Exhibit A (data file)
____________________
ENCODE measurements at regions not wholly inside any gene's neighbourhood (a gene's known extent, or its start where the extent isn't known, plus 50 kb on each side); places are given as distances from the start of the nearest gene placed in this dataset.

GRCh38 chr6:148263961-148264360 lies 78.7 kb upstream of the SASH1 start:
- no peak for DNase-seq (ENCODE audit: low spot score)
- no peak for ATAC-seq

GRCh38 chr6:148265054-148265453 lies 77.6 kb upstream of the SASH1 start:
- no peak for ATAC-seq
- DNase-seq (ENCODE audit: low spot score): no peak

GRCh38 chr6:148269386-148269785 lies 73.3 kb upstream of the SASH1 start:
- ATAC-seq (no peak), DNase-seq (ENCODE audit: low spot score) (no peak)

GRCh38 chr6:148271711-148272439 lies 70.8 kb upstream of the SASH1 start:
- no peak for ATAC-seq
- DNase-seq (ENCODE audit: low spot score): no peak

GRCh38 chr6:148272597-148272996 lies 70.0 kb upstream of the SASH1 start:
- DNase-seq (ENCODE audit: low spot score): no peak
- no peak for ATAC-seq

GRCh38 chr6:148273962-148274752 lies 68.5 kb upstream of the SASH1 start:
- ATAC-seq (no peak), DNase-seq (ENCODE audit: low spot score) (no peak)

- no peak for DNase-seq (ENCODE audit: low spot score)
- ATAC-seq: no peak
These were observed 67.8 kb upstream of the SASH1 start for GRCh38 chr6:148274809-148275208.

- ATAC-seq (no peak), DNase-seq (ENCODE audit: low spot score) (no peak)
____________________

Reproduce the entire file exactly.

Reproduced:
ENCODE measurements at regions not wholly inside any gene's neighbourhood (a gene's known extent, or its start where the extent isn't known, plus 50 kb on each side); places are given as distances from the start of the nearest gene placed in this dataset.

GRCh38 chr6:148263961-148264360 lies 78.7 kb upstream of the SASH1 start:
- no peak for DNase-seq (ENCODE audit: low spot score)
- no peak for ATAC-seq

GRCh38 chr6:148265054-148265453 lies 77.6 kb upstream of the SASH1 start:
- no peak for ATAC-seq
- DNase-seq (ENCODE audit: low spot score): no peak

GRCh38 chr6:148269386-148269785 lies 73.3 kb upstream of the SASH1 start:
- ATAC-seq (no peak), DNase-seq (ENCODE audit: low spot score) (no peak)

GRCh38 chr6:148271711-148272439 lies 70.8 kb upstream of the SASH1 start:
- no peak for ATAC-seq
- DNase-seq (ENCODE audit: low spot score): no peak

GRCh38 chr6:148272597-148272996 lies 70.0 kb upstream of the SASH1 start:
- DNase-seq (ENCODE audit: low spot score): no peak
- no peak for ATAC-seq

GRCh38 chr6:148273962-148274752 lies 68.5 kb upstream of the SASH1 start:
- ATAC-seq (no peak), DNase-seq (ENCODE audit: low spot score) (no peak)

- no peak for DNase-seq (ENCODE audit: low spot score)
- ATAC-seq: no peak
These were observed 67.8 kb upstream of the SASH1 start for GRCh38 chr6:148274809-148275208.

- ATAC-seq (no peak), DNase-seq (ENCODE audit: low spot score) (no peak)